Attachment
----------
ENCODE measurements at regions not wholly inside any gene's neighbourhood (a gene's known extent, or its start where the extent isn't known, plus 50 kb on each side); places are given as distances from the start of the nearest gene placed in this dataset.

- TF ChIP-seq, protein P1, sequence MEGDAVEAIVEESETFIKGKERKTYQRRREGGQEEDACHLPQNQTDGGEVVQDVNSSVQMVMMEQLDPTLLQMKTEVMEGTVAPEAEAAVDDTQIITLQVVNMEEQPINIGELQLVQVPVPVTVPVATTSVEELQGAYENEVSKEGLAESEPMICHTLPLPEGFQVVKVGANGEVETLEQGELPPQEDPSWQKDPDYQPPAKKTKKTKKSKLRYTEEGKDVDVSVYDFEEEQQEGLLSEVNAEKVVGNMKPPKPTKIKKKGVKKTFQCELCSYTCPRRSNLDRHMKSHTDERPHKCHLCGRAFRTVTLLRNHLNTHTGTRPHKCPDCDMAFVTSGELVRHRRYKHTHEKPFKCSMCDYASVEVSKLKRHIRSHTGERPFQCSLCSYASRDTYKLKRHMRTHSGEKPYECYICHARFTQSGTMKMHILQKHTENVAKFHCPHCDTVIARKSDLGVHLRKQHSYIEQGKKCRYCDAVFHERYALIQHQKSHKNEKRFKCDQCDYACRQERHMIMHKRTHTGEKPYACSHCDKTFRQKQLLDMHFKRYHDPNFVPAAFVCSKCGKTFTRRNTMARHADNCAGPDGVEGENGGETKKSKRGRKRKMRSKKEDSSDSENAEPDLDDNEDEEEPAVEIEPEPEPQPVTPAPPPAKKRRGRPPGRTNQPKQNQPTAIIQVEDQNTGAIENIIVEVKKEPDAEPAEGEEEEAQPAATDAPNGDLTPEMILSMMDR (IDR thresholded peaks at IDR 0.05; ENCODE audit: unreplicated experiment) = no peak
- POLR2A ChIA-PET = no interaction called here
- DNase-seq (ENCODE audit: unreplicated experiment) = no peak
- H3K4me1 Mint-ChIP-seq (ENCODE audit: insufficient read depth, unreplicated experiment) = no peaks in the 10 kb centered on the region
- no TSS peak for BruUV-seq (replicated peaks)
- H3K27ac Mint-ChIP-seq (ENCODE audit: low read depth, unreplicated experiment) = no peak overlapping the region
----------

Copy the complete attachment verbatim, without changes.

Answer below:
ENCODE measurements at regions not wholly inside any gene's neighbourhood (a gene's known extent, or its start where the extent isn't known, plus 50 kb on each side); places are given as distances from the start of the nearest gene placed in this dataset.

- TF ChIP-seq, protein P1, sequence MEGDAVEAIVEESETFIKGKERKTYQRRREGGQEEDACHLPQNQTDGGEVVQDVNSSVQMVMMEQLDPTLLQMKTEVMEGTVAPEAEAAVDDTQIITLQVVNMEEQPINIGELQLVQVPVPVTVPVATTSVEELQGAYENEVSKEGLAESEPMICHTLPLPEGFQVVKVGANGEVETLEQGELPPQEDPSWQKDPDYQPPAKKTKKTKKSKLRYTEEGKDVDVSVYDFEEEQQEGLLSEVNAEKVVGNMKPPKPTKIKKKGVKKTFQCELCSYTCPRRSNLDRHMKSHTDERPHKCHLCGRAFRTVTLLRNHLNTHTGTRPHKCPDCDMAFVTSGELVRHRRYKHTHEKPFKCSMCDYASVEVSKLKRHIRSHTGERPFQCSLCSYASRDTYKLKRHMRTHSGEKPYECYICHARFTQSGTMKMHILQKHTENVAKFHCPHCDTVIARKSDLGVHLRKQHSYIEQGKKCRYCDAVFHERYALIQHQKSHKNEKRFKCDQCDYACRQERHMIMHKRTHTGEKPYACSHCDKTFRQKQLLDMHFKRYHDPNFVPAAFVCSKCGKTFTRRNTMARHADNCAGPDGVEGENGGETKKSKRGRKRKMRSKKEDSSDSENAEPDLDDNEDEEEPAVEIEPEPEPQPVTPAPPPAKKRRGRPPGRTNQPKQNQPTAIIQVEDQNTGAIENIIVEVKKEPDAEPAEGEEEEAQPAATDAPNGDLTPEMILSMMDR (IDR thresholded peaks at IDR 0.05; ENCODE audit: unreplicated experiment) = no peak
- POLR2A ChIA-PET = no interaction called here
- DNase-seq (ENCODE audit: unreplicated experiment) = no peak
- H3K4me1 Mint-ChIP-seq (ENCODE audit: insufficient read depth, unreplicated experiment) = no peaks in the 10 kb centered on the region
- no TSS peak for BruUV-seq (replicated peaks)
- H3K27ac Mint-ChIP-seq (ENCODE audit: low read depth, unreplicated experiment) = no peak overlapping the region